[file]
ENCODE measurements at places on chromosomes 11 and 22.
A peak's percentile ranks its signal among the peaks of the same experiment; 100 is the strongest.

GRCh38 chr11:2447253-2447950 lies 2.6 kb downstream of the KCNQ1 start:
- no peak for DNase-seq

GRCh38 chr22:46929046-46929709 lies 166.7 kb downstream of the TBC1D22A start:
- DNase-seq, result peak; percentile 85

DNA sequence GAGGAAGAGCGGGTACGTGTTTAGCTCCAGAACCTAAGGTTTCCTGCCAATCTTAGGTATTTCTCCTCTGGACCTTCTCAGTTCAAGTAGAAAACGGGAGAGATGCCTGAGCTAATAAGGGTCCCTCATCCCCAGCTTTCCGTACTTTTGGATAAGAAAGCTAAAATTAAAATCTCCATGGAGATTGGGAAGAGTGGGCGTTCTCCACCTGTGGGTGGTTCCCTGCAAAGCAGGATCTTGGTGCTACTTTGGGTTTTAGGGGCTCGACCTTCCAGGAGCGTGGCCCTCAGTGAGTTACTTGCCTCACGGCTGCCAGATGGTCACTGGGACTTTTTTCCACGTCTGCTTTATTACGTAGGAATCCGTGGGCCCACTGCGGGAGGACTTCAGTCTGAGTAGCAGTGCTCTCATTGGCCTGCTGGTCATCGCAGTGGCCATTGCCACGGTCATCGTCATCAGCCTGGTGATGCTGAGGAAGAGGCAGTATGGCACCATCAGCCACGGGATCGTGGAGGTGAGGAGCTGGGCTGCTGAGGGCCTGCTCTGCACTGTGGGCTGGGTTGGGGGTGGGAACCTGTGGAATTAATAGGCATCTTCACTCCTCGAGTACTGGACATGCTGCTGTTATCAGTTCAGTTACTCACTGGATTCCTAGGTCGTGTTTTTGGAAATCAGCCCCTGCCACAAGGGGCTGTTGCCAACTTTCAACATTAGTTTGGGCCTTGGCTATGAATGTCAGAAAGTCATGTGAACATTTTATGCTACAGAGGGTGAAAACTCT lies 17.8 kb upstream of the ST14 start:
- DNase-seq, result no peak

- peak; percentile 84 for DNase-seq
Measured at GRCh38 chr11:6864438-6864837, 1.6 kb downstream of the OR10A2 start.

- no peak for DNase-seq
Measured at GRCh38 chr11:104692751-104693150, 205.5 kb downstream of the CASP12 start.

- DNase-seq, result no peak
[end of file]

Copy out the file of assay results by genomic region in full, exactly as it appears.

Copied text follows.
ENCODE measurements at places on chromosomes 11 and 22.
A peak's percentile ranks its signal among the peaks of the same experiment; 100 is the strongest.

GRCh38 chr11:2447253-2447950 lies 2.6 kb downstream of the KCNQ1 start:
- no peak for DNase-seq

GRCh38 chr22:46929046-46929709 lies 166.7 kb downstream of the TBC1D22A start:
- DNase-seq, result peak; percentile 85

DNA sequence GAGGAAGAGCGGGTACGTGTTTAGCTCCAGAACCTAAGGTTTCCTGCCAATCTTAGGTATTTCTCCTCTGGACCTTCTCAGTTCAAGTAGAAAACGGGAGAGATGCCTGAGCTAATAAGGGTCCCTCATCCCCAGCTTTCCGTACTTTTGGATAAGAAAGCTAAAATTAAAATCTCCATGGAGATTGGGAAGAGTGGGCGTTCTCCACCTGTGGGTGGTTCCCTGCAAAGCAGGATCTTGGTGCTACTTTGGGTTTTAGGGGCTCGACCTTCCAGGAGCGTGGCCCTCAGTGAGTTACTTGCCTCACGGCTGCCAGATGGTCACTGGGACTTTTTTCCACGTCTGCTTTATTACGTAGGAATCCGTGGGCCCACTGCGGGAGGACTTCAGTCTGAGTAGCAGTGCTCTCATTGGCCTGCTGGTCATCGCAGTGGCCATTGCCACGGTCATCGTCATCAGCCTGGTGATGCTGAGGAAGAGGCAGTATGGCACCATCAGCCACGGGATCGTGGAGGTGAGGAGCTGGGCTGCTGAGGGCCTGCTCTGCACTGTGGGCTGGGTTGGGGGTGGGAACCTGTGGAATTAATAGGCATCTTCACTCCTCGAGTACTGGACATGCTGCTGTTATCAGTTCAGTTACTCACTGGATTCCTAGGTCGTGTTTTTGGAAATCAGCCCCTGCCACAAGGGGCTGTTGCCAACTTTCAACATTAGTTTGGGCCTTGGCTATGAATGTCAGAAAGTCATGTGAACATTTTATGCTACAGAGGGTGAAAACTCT lies 17.8 kb upstream of the ST14 start:
- DNase-seq, result no peak

- peak; percentile 84 for DNase-seq
Measured at GRCh38 chr11:6864438-6864837, 1.6 kb downstream of the OR10A2 start.

- no peak for DNase-seq
Measured at GRCh38 chr11:104692751-104693150, 205.5 kb downstream of the CASP12 start.

- DNase-seq, result no peak